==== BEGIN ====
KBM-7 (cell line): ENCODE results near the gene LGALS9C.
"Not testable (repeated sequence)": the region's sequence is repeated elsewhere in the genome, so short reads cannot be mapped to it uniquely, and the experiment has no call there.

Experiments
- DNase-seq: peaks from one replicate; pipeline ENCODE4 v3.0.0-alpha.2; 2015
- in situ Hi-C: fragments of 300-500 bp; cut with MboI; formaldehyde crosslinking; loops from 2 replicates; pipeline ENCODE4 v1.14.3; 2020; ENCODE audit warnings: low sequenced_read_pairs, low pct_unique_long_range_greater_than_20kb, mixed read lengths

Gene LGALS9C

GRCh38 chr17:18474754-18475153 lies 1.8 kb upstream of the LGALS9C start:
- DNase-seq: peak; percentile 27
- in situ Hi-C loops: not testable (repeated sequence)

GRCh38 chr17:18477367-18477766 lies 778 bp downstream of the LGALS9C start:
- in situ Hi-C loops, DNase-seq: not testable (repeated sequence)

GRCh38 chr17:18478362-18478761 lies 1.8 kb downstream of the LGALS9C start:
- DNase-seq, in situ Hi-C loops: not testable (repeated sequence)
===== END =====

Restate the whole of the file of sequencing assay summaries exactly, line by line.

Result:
KBM-7 (cell line): ENCODE results near the gene LGALS9C.
"Not testable (repeated sequence)": the region's sequence is repeated elsewhere in the genome, so short reads cannot be mapped to it uniquely, and the experiment has no call there.

Experiments
- DNase-seq: peaks from one replicate; pipeline ENCODE4 v3.0.0-alpha.2; 2015
- in situ Hi-C: fragments of 300-500 bp; cut with MboI; formaldehyde crosslinking; loops from 2 replicates; pipeline ENCODE4 v1.14.3; 2020; ENCODE audit warnings: low sequenced_read_pairs, low pct_unique_long_range_greater_than_20kb, mixed read lengths

Gene LGALS9C

GRCh38 chr17:18474754-18475153 lies 1.8 kb upstream of the LGALS9C start:
- DNase-seq: peak; percentile 27
- in situ Hi-C loops: not testable (repeated sequence)

GRCh38 chr17:18477367-18477766 lies 778 bp downstream of the LGALS9C start:
- in situ Hi-C loops, DNase-seq: not testable (repeated sequence)

GRCh38 chr17:18478362-18478761 lies 1.8 kb downstream of the LGALS9C start:
- DNase-seq, in situ Hi-C loops: not testable (repeated sequence)